Welcome to Not Just Dudes in Tights, a column about our fave comics starring, well, not just dudes in tights. This week: Marvel’s The Unbeatable Squirrel Girl!
I have always been interested in comics – I like superhero movies and always secretly wanted to go to ComicCon. But I was too nervous to walk into a comic book store, where I imagined a bunch of impossibly cool nerds would judge me for not knowing what I was looking for. There’s so much to choose from, and I didn’t even know where to start – how do you pick an issue of Wonder Woman when it’s been rebooted about a dozen times since it started almost 60 years ago? Part of my hesitation was also due to the fact that I’d only seen the comics that were extremely mainstream, which tends to translate into women with bodies that look like they were drawn by an alien who had heard about but never seen a human woman. I wanted to see women that looked like me and my friends, drawn by regular women.
Women in Comics
So I continued thinking about but not reading comics until one day I saw an issue with a bright, bubbly girl on the cover. She had a big smile and a big, bushy tail sticking up out of the back of her leotard. As soon as I opened the issue, I fell in love with The Unbeatable Squirrel Girl, aka Doreen Green, a college student with the proportional speed and strength of a squirrel. That sounds silly, you might think. Rest assured: it is.
Squirrel Girl made her first appearance in the early 90s in an issue of Marvel Super-Heros, then wasn’t seen again until the mid-2000’s, when she made guest appearances on and off over the next several years, including as Luke Cage and Jessica Jones’ nanny in New Avengers, but she never had her own series. The Unbeatable Squirrel Girl gave her her own run for the first time, let the us explore her world and meet her friends in a tone appropriate for a superhero who mostly talks to squirrels (upbeat and hilarious).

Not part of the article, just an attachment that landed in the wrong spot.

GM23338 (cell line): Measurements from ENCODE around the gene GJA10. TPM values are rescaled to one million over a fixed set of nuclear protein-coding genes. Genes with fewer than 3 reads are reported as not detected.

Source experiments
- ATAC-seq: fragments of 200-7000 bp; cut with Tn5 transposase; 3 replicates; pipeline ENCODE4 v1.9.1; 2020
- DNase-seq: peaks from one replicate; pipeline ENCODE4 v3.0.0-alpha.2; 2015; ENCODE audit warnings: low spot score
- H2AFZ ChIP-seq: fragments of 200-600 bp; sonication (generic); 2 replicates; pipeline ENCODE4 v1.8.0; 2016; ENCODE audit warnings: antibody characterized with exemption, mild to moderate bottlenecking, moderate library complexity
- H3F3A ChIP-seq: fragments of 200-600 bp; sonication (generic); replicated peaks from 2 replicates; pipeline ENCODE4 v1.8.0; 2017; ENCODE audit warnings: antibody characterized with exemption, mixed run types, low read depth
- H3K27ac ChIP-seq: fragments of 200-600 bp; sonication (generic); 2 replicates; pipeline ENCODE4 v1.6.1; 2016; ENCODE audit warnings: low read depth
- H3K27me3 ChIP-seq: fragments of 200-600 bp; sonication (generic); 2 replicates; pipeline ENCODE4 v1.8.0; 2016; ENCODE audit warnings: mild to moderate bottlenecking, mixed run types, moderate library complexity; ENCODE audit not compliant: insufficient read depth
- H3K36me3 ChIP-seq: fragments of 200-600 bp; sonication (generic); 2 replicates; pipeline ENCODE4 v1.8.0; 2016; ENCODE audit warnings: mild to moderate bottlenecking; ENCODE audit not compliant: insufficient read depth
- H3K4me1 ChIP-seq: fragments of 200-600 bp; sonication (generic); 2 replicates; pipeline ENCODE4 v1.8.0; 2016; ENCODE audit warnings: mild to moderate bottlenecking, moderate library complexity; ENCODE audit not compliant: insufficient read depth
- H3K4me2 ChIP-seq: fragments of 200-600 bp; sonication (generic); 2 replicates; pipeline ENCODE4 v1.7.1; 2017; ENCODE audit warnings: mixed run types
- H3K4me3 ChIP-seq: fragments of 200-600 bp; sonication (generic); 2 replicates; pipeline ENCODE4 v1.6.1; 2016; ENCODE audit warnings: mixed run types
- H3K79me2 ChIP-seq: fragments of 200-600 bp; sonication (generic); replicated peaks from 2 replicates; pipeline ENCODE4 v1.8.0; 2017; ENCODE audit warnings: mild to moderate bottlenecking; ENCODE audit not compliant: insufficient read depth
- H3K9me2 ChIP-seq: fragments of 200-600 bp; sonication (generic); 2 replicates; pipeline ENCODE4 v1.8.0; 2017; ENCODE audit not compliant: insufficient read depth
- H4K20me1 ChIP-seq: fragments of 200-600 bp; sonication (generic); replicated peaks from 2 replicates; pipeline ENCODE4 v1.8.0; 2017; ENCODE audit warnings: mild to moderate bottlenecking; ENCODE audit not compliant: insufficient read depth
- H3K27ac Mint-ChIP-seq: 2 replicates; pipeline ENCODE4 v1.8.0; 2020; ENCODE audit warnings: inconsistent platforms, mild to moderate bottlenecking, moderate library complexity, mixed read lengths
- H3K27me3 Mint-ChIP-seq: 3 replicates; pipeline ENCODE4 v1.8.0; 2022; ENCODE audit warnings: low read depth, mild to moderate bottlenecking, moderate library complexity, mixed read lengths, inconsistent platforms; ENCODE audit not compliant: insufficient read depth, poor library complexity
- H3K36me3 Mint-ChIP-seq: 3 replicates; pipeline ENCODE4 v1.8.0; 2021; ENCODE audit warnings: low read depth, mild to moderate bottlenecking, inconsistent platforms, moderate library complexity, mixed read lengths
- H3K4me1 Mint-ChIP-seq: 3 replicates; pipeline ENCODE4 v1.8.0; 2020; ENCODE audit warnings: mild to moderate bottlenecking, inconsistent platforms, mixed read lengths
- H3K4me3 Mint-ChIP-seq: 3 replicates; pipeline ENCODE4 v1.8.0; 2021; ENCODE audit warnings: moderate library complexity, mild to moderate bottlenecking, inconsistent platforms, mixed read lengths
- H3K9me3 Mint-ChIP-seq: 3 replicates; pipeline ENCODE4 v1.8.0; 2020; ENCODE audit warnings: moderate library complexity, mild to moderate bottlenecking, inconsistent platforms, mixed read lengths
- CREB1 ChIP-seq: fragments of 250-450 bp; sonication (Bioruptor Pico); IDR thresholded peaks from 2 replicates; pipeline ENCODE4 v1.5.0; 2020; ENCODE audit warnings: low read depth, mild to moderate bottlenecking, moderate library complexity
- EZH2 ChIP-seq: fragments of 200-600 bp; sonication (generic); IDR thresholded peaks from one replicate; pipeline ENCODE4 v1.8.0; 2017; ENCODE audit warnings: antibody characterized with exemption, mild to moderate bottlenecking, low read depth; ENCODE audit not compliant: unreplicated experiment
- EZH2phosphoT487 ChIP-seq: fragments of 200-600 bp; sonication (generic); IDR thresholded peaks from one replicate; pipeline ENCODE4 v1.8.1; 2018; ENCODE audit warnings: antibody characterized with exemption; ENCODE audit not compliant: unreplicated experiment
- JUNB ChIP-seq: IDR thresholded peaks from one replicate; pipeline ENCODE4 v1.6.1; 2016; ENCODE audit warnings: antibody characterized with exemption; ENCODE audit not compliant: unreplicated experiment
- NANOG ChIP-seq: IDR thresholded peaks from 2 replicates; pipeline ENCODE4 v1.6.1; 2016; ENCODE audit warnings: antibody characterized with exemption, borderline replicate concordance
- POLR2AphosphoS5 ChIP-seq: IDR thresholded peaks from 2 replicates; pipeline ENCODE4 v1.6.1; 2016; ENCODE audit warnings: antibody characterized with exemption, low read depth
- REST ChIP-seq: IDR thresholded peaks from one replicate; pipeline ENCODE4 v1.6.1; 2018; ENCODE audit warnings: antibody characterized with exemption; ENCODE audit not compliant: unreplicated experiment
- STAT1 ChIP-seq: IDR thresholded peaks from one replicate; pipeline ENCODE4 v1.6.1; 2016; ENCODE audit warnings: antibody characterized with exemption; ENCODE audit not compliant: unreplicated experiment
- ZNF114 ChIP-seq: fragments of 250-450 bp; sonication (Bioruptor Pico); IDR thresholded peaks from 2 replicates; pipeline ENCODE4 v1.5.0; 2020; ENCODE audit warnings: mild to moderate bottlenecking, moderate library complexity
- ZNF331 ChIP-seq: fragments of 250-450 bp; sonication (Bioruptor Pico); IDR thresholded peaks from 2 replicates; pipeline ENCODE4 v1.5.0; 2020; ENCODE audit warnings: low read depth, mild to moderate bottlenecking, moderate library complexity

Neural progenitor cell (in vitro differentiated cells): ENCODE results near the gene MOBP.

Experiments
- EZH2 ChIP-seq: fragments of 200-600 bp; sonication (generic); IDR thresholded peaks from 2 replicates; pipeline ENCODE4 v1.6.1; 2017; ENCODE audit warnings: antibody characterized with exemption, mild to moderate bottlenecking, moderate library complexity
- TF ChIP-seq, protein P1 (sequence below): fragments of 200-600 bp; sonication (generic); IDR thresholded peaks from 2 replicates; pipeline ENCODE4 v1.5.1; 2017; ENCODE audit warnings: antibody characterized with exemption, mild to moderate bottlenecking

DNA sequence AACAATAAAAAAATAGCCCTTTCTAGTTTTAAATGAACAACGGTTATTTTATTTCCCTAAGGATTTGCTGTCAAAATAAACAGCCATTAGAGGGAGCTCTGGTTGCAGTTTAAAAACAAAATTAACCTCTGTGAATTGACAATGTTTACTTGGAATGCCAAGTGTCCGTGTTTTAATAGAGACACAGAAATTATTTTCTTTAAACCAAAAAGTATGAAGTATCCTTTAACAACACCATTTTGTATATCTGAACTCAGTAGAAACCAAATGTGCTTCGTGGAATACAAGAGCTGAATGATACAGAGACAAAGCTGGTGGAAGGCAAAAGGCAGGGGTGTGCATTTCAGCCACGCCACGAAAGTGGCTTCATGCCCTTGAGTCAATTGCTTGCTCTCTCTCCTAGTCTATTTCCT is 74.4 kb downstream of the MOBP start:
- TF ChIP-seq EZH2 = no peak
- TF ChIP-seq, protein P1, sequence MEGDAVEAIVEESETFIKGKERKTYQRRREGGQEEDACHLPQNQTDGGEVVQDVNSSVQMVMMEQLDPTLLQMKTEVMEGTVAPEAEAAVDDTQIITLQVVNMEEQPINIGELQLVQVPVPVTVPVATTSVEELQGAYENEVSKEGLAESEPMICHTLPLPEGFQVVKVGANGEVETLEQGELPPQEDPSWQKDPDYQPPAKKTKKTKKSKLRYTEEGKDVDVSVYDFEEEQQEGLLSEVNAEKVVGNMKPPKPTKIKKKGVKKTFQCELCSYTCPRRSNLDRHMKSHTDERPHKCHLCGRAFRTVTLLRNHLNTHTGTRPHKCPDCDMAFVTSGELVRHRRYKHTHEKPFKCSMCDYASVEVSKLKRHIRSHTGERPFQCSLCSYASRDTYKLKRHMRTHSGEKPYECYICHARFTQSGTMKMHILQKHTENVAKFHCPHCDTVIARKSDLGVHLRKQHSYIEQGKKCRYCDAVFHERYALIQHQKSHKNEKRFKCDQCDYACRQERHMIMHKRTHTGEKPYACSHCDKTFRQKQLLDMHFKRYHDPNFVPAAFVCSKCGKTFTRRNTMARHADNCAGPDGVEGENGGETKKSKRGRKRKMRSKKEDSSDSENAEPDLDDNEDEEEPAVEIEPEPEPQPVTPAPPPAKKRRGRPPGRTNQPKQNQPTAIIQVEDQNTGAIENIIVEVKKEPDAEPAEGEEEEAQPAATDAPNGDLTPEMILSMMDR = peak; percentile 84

The Unbeatable Squirrel Girl
The Unbeatable Squirrel Girl ran from 2015-2020, written by Ryan North and initially drawn by Erica Henderson – the writing is amazing, but the art is what drew me to it in the first place. In addition to her other squirrel-related superpowers, Doreen can talk to squirrels, including her squirrel sidekick, Tippy Toe. Tippy Toe is sassy and often shows up with an army of squirrels at the last minute to save the day. The first issue shows Doreen moving to college and all the hijinks that go along with hiding a secret identity as we meet Nancy, her roommate who eventually learns Doreen’s secret and becomes her partner in superheroics. Koi Boy and Chipmunk Hunk eventually show up to complete the gang.
Fans of Marvel’s canon will have plenty to love here. Familiar villains like Dr. Doom and Galactus make appearances, and every once in a while Doreen takes a break from her mostly independent, relatively low stakes crime fighting to team up with Iron Man or Thor to save the world. An ongoing rivalry with Kraven the Hunter is both absurd and hilarious. Plenty of it is tongue in cheek, like the standalone graphic novel The Incredible Squirrel Girl Beats Up the Marvel Universe, a play on the more dour Punisher (then Deadpool) Kills the Marvel Universe.